Practical Advice for Transportation Cycling

Sometimes, all that matters is getting from Point A to Point B as cheaply, safely and efficiently as possible. You don't need a fast bike, you don't need a pretty bike, and most of all you don't need an expensive bike, you just need one that works.

Wednesday, January 30, 2013

Get Off the Sidewalk!

There's a guy I see around town sometimes riding his bike. He's got a hi-viz yellow safety vest with reflective strips, multiple taillights and at least two headlights and he's always wearing a helmet, yet I've seen him almost get hit by cars on occasion, and he's almost collided with me while I was walking, and I'll be shocked if he isn't involved in a serious accident one of these days.

Why? He's always riding on the sidewalk. 

It may seem counter-intuitive at first. After all, it's safer walking on the sidewalk, and you're separated from motor vehicles by the curb and often a line of parked cars, doesn't that mean you're safer off the street? 

Nope. In fact, a report from the 1990s showed that you're nearly twice as likely to have an accident riding on the sidewalk as on the street, and if you're riding against the direction of street traffic on the sidewalk, you can double that, making you about four times as likely to get hit by a car. Other research has borne that out, showing that two major factors in bicycle/car collisions are riding on the sidewalk and riding against the flow of traffic. 

The main reason for this is the very thing that makes the novice rider feel safer on the sidewalk: isolation. While you may be protected from cars while you're tooling along on the pavement, you're also pretty much invisible to drivers, even attentive ones, who are focused on the road. You're screened by both obstacles (parked cars) and expectations (wheeled traffic is on the street, anything on the sidewalk is moving less than 4 mph). 

The problem comes when you come to an intersection. As you cross the road, cars that are making a turn or approaching a stop sign are looking for cars in the roadway. If they're a good driver, they're keeping an eye out for pedestrians as well, but here you are in the space reserved for pedestrians (again, averaging about 3mph) rolling along at anywhere from 8 to 15 mph. As a driver makes the turn, you on your bike roll into the picture too quickly for them to stop and before you know it, you're sprawled across their hood, or worse, under their wheels. 

This is compounded when riding against the flow of street traffic, as drivers are watching for cars traveling the other direction, and you surprise them by coming from the other one. Add to that the fact that, if the car is traveling in one direction at 20mph, and you're traveling in the other at 15mph, you're now colliding at an effective speed of 35mph, which is gonna hurt (it also reduces the amount of time you and the driver has to react, whereas if you're traveling in the same direction, the speed difference would only be 5mph, giving the car a LOT more time to not hit you).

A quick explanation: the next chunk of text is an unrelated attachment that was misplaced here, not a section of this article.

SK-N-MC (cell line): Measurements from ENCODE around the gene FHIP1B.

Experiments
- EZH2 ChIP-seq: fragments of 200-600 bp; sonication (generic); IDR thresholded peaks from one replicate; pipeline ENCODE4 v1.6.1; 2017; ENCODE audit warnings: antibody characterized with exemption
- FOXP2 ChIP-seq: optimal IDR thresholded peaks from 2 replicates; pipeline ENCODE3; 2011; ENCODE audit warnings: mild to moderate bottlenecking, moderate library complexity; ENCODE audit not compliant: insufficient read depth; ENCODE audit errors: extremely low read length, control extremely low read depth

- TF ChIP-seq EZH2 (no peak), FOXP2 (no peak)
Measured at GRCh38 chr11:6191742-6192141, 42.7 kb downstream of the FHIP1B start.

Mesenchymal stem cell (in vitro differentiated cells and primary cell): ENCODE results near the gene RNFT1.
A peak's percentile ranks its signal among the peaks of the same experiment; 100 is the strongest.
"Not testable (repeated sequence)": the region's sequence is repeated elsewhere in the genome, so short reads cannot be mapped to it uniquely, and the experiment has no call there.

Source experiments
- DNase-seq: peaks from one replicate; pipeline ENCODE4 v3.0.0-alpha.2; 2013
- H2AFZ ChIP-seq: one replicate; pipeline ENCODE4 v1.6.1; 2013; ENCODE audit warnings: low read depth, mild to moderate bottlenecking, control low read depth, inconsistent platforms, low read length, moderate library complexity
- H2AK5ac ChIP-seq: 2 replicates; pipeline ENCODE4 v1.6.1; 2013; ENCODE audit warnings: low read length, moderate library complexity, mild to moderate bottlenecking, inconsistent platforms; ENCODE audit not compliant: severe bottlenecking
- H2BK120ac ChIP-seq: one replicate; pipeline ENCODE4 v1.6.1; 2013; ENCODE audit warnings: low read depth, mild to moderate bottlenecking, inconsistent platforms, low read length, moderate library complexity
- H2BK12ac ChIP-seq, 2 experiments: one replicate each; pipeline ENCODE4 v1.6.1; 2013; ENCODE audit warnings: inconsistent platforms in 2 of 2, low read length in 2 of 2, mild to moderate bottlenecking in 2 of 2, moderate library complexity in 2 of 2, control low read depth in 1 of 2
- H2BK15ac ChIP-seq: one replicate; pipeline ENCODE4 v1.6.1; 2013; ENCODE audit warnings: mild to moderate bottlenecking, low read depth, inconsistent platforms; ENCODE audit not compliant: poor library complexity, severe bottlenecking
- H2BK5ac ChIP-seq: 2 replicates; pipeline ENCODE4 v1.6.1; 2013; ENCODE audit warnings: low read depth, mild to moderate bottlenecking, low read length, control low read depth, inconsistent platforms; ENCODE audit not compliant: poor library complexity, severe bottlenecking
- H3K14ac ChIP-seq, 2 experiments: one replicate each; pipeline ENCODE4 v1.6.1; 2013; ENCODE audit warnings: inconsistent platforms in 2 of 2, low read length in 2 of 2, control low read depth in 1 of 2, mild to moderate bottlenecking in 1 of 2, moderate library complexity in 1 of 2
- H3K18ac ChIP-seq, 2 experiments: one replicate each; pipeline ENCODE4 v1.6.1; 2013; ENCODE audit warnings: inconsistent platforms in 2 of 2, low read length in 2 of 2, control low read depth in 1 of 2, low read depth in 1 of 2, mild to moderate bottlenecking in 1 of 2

Riding against traffic is just as dangerous in the road as it is on the sidewalk, of course. The reason most cyclists who do it give is that they want to see traffic coming, and are afraid of being hit from behind. Statistically, however, collisions from the rear are the LEAST common type of accident, whereas turning cars hitting wrong-way cyclists are an unfortunately common occurrence. 

As for sidewalk riding, in addition to the danger of being hit by a car while crossing an intersection, there's a constant danger of colliding with a pedestrian, or being hit by a suddenly opened shop door (remember, due to fire codes, they ALL open outwards) or tangling with somebody's leashed dog. And while in the street cars are the big, fast and dangerous ones, if you're mixing with walkers on the sidewalk, suddenly YOU'RE the scary one. 

Bicycles are vehicles, and, on 25mph residental streets anyway, move at speeds closer to a motor vehicle than to a pedestrian. They belong in the road, and in almost all circumstances are safer when ridden there (there are exceptions, such as along 50mph arterial roads with no shoulder and no sidestreets, or over open-grate bridges, but these are just that, exceptions, and if you'll have a more enjoyable ride avoiding them anyway, if that's at all possible). The safest strategy is to be visible and predictable as possible. This means being in the street, riding with the flow of traffic. It means signaling turns (especially left turns) and using lights after dark and in poor visibility conditions, and it sometimes means taking the lane for yourself and making cars wait behind you until it's safe for you to move over and let them pass. 

And if some disgruntled motorist tells you to get on the sidewalk, tell 'em to stuff it, we were here first!

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